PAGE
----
Case Report

Surgical removal of a thrombus formed in the right atrium due to hemodialysis catheter


  • Alaa Hijazi
  • Hülya Çiçekcioğlu
  • Ferit Çiçekcioğlu
  • Salih Fehmi Katırcıoğlu

Received Date: 21.11.2013 Accepted Date: 18.07.2014 E J Cardiovasc Med 2014;2(2):33-35


Insertion of hemodialysis catheter is widely performed for patients with chronic renal failure. Right atrial thrombus formation is one of the serious and rare complications of indwelling catheter. Herein we a present a chronic renal failure patient who had an indwelling catheter induced right atrial thrombus. Thrombectomy was performed on cardiopulmonary bypass and the postoperative course was uneventful.

Keywords: Right atrial thrombus, indwelling catheter, chronic renal failure


Due to increased incidence of renal failure required hemodialysis; placement of hemodialysis catheters is widely performed for use in both the hospital and the outpatient setting. There are many conditions which may complicate this type of vascular access such as infection, hemorrhage, thrombus formation and stenosis of the vein in which the catheter is inserted. We a present a chronic renal failure patient who had an indwelling catheter induced right atrial thrombus. Thrombectomy was performed on cardiopulmonary bypass and the postoperative course was uneventful.


A 48 year-old female patient came to our clinic suffering from palpitation. She had a chronic renal failure so a hemodialysis catheter was inserted into the right internal jugular vein 3 months ago in another hospital. She had no fever, blood pressure was 120/80 mmhg and heart rate 85 beats/min. The indwelling catheter was inserted into the right internal jugular vein. There was no pathological sign on the physical examination. Echocardiographic imaging revealed a 4.2 x 3.5cm mass adherent to the right atrial wall. 2 degree tricuspid regurgitation and a 70 mmhg systolic pulmonary artery pressure were observed. No sign of pulmonary thromboembolism was observed on the thorax tomography scanning. Right atrial thrombectomy was performed on cardiopulmonary bypass. The tricuspid valve was intact. The postoperative course was uneventful.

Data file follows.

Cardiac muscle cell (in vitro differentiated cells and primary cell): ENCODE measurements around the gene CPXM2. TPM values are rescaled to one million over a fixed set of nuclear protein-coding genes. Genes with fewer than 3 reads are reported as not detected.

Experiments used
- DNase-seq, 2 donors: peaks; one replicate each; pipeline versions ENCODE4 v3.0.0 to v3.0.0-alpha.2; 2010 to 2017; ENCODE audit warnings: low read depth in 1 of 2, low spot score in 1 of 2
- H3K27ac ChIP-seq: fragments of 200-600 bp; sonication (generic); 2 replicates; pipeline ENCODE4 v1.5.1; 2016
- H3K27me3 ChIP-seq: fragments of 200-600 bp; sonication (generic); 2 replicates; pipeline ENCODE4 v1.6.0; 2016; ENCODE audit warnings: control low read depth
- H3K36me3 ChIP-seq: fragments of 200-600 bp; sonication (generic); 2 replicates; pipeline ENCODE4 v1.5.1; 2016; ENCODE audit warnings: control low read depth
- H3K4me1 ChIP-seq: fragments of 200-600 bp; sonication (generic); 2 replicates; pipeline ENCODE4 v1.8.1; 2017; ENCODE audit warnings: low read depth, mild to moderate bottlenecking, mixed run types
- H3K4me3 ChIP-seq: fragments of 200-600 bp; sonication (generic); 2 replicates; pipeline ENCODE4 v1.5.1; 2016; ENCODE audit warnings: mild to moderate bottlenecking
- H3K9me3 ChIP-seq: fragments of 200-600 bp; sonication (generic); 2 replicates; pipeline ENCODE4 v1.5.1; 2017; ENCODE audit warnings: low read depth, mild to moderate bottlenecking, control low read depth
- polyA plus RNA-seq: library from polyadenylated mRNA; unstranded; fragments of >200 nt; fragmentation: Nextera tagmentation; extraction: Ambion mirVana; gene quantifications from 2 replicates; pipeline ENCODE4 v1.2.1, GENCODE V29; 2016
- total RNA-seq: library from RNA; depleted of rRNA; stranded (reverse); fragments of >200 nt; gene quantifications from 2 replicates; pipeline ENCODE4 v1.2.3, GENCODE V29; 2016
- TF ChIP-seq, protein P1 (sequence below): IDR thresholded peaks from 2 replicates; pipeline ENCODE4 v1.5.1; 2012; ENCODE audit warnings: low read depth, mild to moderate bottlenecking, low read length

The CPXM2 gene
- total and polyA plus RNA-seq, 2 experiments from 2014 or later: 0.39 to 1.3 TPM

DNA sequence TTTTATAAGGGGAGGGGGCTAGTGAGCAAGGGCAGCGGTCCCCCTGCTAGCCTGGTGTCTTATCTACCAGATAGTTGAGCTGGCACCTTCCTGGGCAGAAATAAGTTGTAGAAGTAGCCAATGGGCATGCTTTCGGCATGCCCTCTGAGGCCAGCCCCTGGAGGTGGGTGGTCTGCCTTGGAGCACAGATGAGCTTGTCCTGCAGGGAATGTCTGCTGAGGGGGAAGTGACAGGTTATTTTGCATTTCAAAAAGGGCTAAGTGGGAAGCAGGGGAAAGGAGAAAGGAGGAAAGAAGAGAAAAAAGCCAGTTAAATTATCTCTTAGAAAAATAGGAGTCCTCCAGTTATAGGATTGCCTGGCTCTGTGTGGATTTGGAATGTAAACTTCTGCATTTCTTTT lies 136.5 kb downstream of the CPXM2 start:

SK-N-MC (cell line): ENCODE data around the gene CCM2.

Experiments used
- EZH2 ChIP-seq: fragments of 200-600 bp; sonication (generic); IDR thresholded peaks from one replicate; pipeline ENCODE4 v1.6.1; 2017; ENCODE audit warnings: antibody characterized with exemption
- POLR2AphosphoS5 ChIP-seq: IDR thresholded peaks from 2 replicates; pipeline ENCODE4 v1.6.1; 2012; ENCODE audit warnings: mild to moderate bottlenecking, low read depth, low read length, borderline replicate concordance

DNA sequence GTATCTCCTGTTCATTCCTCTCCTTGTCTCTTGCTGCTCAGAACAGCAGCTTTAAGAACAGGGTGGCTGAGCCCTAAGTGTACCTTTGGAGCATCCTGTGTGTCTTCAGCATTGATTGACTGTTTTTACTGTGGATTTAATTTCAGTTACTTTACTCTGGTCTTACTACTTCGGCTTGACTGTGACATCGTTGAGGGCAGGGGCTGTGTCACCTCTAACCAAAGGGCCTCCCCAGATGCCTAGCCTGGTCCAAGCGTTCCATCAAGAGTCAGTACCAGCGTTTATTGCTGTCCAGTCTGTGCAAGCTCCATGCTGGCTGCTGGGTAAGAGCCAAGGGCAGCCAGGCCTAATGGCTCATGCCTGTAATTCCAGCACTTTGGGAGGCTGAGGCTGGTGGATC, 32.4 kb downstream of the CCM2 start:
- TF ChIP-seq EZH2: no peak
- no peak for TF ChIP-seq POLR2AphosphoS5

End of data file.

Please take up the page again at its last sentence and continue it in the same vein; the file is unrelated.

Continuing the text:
The formation of a thrombus around the intracardiac end of an indwelling catheter is a rare condition. On opening the right atrium we found the indwelling catheter around which a thrombus was formed. The thrombus was fragile, white-pinkish, organized, cauliflower shape and lobulated so we mixed it with a myxoma (Figure 1). The end of the catheter was adhered to the wall of the right atrium, so we believe that an endothelial damage induced by trauma predisposed to platelet aggregation and thrombus formation. The spacemen was cultured and no micro-organism was colonized. Indwelling catheter induced right atrial thromboses is difficult to detect on the basis of clinical signs.

A prospective study of 32 consecutive autopsies of patients who died with balloon-tipped, flow- directed right heart catheter in place Alfred and associates found that 29% of 55 patients who died within one month of catheterization had right sided endocardiac lesions (thrombus or hemorrhage) and 4 of these had infective endocarditis. Chastre et al found internal jugular vein thrombosis by venography or at post-mortem examination in 22 of 33 (66%) consecutive patients immediately following removal of thier right heart.(1) Right atrial Thrombectomy has been reported to be associated with a lower mortality compared with conservative management with anticoagulation and antibiotics; however, this may reflect selection bias, with more stable patients undergoing surgery.(2) It has been suggested that if the thrombus is small (<2 cm), anticoagulation is tried for 6 months followed by a repeat echo and catheter removal.

In the presence of bacteraemia, the catheter would be removed first followed by anticoagulation. If the thrombus is larger than 2 cm, especially in the presence of infection, urgent thrombectomy together with antibiotics and anticoagulation should be considered.(2) In this case the thrombus was about 4×4 cm and fortunately she did not suffer from any fever or bacteraemia.

Administration of anticoagulant into this patient could lead to pulmonary thromboembolism and get the situation deteriorated. We suggest performance of echcardiographic scanning on patients requiring long period indwelling catheter on the central veins and right side of the heart for early diagnosis and intervention of any intracardiac thrombus.


  1. AF Connors, Jr, R J Castele, N Z Farhat and JF Tomashefski. Complications of right heart catheterization. A prospective autopsy study. Chest 1985;88;567-572. DOI 10.1378/chest.88.4.567
  2. Negulescu O, Coco M, Croll J, Mokrzycki MH. Large atrial thrombus formation associated with tunnelled cuffed haemodialysis catheters. Clin Nephrol 2003; 59: 40–46